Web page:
You’d think that I’d know a thing or two about BMW motorcycle history, and you’d be correct. BMW launched the original K series in 1983, and it’s “laydown” four cylinder engine featured pistons that traveled horizontally, not vertically. Dubbed the “flying brick” for it’s unconventional motor design, K bikes were the first BMWs to feature liquid cooling. BMW K bikes also had a single-sided swingarm, used a shaft drive instead of a chain and featured an unconventional front and rear suspension. The front suspension, dubbed “Telelever” in BMW speak, uses a single shock absorber located between mounting points attached to a telelever arm. The advantage to this setup is that it reduces unsprung weight and eliminates dive under heavy braking. The tradeoff is reduced road feel compared to a traditional fork setup. It takes getting used to, but a rider quickly learns to trust the ability of the telelever, even if it doesn’t feel quite right in the twisty bits.

Bags mount in under a minute

BMW K bikes used a “Paralever” rear suspension layout that reduces the effect of torque as the suspension weights and unweights (under acceleration and braking). Like the Telelever front suspension, this can take a bit of getting used to, especially for those new to shaft-drive motorcycles.

As a 2004 model, mine is the last of the “flying brick” K1200RS motorcycles. The motor puts out 130 horsepower and 85 ft-lbs of torque, and the bike is stopped with servo-assisted linked braking and ABS. It’s got the sport suspension, heated grips, a height adjustable windshield, cruise control and a rear luggage rack. The detachable hard bags carry enough for a long weekend getaway, but the left bag loses quite a bit of space to make room for the exhaust.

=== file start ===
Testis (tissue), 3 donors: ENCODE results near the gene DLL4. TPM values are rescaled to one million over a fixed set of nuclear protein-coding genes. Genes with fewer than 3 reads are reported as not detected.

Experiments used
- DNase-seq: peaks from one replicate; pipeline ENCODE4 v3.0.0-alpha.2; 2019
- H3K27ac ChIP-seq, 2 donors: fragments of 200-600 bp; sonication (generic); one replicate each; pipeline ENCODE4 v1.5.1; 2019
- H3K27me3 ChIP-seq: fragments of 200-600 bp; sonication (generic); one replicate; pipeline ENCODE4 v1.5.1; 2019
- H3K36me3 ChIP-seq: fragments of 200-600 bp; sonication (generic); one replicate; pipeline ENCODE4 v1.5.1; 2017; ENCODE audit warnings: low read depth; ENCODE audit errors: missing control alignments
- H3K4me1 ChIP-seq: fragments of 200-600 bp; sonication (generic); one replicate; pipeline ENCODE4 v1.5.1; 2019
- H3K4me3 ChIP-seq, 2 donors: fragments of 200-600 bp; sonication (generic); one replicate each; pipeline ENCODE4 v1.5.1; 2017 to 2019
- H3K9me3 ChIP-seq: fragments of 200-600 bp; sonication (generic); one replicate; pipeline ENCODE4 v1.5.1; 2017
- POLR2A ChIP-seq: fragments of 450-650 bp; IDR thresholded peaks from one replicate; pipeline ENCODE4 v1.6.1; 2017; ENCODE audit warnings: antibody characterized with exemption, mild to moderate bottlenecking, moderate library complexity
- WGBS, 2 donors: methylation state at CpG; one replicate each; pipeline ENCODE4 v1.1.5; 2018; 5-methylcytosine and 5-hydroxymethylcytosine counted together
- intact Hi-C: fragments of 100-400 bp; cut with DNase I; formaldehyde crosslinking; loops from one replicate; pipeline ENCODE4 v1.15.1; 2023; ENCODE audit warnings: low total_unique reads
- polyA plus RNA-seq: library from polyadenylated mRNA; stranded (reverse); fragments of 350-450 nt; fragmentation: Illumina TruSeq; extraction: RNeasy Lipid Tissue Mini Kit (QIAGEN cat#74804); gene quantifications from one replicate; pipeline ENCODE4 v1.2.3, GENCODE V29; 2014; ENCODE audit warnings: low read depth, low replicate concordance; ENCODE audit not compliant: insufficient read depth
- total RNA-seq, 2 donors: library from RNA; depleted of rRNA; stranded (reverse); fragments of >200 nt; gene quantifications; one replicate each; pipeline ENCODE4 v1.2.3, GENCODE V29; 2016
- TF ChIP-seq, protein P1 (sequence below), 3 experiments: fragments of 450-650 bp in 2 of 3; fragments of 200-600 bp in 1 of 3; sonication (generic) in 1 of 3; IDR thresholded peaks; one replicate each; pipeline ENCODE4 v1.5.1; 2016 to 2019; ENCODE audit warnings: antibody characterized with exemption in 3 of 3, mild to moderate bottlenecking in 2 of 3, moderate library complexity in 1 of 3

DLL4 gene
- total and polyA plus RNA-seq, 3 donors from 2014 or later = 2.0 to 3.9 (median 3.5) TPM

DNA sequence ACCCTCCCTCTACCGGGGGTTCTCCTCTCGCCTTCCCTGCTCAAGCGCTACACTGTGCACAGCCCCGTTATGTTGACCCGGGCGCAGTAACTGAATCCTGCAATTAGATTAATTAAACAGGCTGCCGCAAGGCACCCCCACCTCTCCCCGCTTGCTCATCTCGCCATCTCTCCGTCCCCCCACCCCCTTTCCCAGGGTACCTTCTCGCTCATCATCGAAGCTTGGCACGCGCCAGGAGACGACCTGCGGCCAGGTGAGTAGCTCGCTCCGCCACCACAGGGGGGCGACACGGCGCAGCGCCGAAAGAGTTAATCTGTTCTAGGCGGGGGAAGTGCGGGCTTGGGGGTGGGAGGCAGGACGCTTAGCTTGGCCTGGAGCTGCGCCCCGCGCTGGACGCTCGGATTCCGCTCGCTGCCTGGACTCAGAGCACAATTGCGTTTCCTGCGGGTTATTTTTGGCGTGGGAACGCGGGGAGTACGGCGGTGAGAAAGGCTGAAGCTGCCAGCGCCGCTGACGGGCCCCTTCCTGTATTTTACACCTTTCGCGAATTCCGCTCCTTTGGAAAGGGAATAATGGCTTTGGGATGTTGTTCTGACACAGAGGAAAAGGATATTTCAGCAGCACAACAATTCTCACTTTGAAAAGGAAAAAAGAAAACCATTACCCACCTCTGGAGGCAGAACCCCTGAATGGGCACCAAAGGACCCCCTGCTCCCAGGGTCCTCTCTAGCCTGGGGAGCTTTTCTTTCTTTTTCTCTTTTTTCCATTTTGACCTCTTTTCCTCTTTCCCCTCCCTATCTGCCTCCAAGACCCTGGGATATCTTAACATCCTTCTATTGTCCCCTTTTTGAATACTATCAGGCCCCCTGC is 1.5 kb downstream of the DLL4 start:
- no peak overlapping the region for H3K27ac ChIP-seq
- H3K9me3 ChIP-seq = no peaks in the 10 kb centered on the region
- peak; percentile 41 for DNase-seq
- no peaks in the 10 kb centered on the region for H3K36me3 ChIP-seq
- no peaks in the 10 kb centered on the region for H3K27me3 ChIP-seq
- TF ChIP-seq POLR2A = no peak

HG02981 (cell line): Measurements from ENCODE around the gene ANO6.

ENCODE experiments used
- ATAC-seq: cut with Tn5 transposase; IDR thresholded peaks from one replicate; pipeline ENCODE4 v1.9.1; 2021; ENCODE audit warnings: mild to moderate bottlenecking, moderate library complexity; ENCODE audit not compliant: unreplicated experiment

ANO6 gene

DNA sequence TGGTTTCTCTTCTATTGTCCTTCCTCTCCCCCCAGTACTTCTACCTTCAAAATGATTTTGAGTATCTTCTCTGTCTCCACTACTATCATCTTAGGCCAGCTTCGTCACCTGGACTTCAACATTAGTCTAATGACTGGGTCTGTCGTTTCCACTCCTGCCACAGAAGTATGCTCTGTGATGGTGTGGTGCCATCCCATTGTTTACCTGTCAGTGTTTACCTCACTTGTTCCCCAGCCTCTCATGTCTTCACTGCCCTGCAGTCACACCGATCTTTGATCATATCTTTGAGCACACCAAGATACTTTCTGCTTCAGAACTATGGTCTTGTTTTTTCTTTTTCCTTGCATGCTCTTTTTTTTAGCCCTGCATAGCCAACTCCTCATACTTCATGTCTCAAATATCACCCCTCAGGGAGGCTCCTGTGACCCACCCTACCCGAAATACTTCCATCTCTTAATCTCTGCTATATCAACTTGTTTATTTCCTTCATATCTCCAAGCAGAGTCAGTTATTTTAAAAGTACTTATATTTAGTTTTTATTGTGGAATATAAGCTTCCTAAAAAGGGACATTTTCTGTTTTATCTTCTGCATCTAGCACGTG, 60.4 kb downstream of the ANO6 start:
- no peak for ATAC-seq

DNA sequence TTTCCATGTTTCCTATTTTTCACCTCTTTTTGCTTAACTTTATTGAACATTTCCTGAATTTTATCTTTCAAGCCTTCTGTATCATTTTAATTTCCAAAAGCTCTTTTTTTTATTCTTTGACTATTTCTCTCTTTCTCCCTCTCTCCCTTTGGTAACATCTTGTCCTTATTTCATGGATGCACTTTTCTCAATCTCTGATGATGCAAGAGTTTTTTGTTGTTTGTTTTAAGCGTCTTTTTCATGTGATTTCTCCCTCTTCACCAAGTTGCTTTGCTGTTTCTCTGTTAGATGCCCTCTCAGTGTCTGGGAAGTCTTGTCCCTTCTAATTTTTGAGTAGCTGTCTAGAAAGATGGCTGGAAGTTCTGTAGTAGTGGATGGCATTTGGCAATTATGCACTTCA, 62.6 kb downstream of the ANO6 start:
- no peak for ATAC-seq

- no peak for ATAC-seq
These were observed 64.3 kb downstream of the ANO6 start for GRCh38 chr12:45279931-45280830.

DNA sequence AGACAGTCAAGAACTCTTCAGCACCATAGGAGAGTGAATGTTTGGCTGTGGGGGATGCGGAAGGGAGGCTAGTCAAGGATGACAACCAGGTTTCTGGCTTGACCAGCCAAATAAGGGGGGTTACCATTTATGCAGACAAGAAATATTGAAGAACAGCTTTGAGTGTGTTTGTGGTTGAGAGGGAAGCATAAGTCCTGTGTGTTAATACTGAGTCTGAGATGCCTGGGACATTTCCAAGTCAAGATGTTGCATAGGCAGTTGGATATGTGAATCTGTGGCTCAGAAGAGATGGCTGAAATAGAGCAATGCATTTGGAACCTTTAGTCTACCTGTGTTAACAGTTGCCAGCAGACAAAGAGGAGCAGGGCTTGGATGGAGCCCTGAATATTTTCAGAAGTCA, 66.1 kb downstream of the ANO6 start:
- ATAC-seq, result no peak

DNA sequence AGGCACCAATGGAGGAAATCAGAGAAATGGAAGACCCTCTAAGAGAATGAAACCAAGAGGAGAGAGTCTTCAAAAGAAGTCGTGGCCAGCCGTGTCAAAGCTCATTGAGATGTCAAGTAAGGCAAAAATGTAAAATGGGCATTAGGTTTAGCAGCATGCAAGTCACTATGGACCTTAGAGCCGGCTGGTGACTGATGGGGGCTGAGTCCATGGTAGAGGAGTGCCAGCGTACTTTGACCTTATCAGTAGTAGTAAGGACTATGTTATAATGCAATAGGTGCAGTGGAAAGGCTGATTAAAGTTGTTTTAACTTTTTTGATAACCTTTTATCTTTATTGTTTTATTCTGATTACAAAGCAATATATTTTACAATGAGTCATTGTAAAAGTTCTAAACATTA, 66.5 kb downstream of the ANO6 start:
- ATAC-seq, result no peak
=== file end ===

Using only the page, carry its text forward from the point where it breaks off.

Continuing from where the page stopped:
Bags in place, baby got back

So five years later, what do I still love about it? I love the bike’s silky smooth power delivery and it’s day-long seat comfort. I love the adjustable windshield, especially for wet and cold weather riding. I love the heated grips, great for extending your riding season and making early morning or late night trips more enjoyable. I love the “ripping raw silk” sound of the motor as it winds out to the 9,000 RPM peak, especially when compared to the R which just sounded like the world’s most powerful sewing machine.

What don’t I like? The riding position gets hard on the knees after a few hours, even with the seat in the highest position. Ditto the handlebar position, which could benefit from a set of aftermarket risers. It’s heavy in stop and go traffic, and the exhaust’s catalytic converter dumps a whole lot of heat on a rider’s left leg at stop lights. The servo assisted ABS takes getting used to at low speeds, and more than one new owner has dropped their K in a parking lot when the front rotors grabbed harder than expected.

Yours truly, with his trusted steed